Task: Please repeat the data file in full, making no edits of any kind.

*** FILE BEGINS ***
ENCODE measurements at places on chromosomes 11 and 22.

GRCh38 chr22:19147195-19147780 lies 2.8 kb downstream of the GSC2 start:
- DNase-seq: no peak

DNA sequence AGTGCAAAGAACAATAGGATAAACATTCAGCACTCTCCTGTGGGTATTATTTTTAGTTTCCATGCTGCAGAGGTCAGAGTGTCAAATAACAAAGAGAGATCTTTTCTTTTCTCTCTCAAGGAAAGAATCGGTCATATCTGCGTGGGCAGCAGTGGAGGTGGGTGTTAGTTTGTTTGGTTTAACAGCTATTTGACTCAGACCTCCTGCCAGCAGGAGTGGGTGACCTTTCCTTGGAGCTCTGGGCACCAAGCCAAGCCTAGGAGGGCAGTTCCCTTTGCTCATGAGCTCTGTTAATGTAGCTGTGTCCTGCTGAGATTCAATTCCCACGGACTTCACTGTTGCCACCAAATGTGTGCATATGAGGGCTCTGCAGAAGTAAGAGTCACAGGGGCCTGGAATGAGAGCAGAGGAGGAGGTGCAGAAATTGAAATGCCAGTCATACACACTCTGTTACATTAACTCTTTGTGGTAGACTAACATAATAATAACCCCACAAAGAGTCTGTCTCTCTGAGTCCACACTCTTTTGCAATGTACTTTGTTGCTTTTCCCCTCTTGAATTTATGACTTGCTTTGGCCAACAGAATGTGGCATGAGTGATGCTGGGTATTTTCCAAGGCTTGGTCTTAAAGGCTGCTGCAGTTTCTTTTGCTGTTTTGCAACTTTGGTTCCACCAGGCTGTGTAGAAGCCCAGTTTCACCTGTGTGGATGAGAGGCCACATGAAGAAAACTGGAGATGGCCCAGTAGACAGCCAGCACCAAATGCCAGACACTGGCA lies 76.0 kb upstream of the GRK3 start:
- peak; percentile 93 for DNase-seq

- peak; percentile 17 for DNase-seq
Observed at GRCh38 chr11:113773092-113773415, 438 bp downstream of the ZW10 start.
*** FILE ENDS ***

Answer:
ENCODE measurements at places on chromosomes 11 and 22.

GRCh38 chr22:19147195-19147780 lies 2.8 kb downstream of the GSC2 start:
- DNase-seq: no peak

DNA sequence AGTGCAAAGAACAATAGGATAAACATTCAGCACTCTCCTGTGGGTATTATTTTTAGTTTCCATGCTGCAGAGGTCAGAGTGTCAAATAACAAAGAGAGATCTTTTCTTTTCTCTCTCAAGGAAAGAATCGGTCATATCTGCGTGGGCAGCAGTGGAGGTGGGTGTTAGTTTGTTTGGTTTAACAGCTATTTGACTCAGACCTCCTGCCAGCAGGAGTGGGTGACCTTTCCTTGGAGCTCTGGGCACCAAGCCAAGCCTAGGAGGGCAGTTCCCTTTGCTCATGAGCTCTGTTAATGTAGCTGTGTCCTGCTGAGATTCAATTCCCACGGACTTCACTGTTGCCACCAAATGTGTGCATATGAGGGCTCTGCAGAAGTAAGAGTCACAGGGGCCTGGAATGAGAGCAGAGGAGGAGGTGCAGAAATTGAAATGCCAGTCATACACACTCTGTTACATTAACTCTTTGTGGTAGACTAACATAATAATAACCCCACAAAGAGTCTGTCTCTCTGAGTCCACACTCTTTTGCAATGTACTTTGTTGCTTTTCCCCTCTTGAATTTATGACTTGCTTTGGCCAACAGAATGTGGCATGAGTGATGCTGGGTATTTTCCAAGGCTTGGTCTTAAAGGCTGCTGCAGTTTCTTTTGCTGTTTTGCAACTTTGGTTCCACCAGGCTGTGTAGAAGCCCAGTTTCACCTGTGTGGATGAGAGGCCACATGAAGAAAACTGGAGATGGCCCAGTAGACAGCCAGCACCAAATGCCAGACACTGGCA lies 76.0 kb upstream of the GRK3 start:
- peak; percentile 93 for DNase-seq

- peak; percentile 17 for DNase-seq
Observed at GRCh38 chr11:113773092-113773415, 438 bp downstream of the ZW10 start.